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Re: IPV4 as a Commodity for Profit

  • From: Joe Maimon
  • Date: Tue Feb 19 12:00:24 2008

David Conrad wrote:


On Feb 19, 2008, at 4:28 AM, Joe Maimon wrote:

When IANA free pool exhaustion happens or even appears to be imminent, one can expect push for allocation policies to be changed drastically towards the miserly.


You might see a push towards this, but it will take far longer to get policies modified than there will be time left and there will be increased 'competition' among the RIRs that will strongly discourage this course of action (as someone who has proposed a policy that would impose more restrictions on v4 allocations, I have already heard the "if we modify our policies to be more conservative, then the folks in other RIRs will get an advantage" several times).

Things might get different when the end is staring us in the face.

The RIR bureaucracy is a ponderous ship that turns very slowly and has multiple captains who do not necessarily agree on the direction to turn. IPv4 allocation policy revisions aren't going to save us.

RIR's have bylaws about emergency policies, dont they?

Its not about saving, its about prolonging the end and how long that migh be expected to last.

Furthermore, I expect more credence will be lent to the reclaiming efforts, and pre-RIR swamp space has lots of candidates.

What incentive to a holder of early allocations is there to return address space voluntarily?

None, but the nice thing about being a registry is that reclaiming things is as simple as allocating it to somebody else. Buyer beware and all that.

And in the absence of any other method of obtaining ipv4, I would expect RIR mebership to push for aggressive reclamation, with policy change to make it worthwhile.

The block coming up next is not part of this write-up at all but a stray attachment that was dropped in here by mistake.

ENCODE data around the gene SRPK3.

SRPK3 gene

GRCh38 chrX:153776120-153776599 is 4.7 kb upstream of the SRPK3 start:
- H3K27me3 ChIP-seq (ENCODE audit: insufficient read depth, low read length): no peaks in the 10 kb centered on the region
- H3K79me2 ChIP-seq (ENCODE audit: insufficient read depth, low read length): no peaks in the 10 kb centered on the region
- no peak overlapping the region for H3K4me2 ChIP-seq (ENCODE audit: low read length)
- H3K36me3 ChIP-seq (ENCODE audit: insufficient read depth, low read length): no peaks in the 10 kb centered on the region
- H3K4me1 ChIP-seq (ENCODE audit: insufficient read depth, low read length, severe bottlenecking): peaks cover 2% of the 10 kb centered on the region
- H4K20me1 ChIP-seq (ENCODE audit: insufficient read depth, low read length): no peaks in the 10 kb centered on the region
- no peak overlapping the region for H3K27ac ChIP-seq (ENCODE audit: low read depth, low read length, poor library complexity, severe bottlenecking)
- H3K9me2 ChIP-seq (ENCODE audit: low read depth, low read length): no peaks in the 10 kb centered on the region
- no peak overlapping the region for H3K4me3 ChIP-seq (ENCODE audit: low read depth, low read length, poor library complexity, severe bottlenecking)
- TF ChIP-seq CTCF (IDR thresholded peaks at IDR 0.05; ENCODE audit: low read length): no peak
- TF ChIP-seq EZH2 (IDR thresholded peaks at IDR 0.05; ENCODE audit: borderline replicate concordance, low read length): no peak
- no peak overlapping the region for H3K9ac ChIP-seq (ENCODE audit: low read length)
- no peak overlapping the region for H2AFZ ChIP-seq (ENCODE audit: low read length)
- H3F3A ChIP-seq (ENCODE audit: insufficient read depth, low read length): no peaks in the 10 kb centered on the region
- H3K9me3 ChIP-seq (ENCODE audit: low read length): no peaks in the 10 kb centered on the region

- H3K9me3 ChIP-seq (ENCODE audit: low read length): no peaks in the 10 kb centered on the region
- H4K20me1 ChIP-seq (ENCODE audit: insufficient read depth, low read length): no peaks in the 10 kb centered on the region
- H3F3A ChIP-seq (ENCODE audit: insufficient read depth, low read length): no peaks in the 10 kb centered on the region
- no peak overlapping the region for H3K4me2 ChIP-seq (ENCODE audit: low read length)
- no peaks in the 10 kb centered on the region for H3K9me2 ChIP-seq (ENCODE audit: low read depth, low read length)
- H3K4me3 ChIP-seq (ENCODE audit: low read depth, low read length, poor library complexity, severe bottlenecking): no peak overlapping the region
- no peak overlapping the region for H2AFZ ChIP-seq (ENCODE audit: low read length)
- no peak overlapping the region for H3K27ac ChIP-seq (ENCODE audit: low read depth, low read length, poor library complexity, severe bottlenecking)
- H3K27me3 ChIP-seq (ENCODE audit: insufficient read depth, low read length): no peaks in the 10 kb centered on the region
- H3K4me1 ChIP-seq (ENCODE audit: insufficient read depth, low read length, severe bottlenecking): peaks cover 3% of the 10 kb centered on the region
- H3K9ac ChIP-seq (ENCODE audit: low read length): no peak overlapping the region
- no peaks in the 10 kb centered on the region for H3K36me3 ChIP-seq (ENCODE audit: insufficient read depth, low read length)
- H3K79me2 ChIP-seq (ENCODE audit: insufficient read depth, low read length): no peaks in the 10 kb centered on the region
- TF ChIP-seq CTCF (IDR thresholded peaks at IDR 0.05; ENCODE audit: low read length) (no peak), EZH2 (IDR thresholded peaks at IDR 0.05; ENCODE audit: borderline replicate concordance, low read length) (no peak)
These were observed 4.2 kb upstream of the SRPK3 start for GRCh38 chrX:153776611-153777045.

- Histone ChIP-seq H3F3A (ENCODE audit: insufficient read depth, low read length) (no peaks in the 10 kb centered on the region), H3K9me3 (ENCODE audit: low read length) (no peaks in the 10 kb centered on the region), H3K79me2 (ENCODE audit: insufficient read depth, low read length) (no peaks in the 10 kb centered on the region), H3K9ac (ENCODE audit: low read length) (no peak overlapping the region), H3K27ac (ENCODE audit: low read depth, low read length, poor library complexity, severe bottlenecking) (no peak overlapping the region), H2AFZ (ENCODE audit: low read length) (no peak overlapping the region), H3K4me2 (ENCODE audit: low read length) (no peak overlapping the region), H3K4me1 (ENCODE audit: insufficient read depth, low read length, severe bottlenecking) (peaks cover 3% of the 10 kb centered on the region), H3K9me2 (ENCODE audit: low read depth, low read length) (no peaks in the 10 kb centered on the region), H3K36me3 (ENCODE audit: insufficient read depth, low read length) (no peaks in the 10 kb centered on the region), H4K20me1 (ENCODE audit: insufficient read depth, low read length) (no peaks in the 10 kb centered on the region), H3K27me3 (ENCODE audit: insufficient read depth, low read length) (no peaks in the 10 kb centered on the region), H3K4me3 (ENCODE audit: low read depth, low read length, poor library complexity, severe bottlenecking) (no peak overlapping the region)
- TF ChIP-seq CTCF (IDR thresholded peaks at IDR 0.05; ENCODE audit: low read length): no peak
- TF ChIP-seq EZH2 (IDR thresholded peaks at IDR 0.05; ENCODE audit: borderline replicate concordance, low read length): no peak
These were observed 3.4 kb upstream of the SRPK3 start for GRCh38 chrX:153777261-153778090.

Efforts to redefine class E have stalled because there is simply no way it can be used for anything other than private space.

Amazing that so much effort can go into ipv6 but nobody can spare a few hours per product to remove a couple lines of code?

There are too many implementations out there that will never be modified (e.g., Windows 98) on which you can't even configure class E space.

Faced with a choice of ipv6 and no ipv4 or ipv6 and class-e ipv4, which would you choose? Not like windows98 (if there are any still around that mean anything to anybody) has ipv6 either.

rfc3330 and similar reclamation might occur as well.

IANA recently reclaimed 14/8. I think that added 3 _weeks_ to the expected runout date. That was likely the last "easily" reclaimable block.

Reclamation efforts without policy change isnt profitable and would only become so if miser mode is in effect.

The question is how ARIN will deal with the market after the IPv4 free pool exhausts.

I expect the value will skyrocket, whether on the black, grey or white market.

Yep. And the question is: as an ISP or other address consuming organization, what will you do when the cost of obtaining IPv4 addresses skyrockets?

Pass it on to the customer. Reclaim. Scavenge. Engineer more nats and workarounds while accelerating ipv6. Get budget and manpower to actually make changes. Drag the users kicking and screaming, cause thats what it will take.

So far, as far as I can tell, the answer to that question (in most cases) has been putting hands over ears and saying "La la la" loudly. See < >.

Things will likely be different in 2010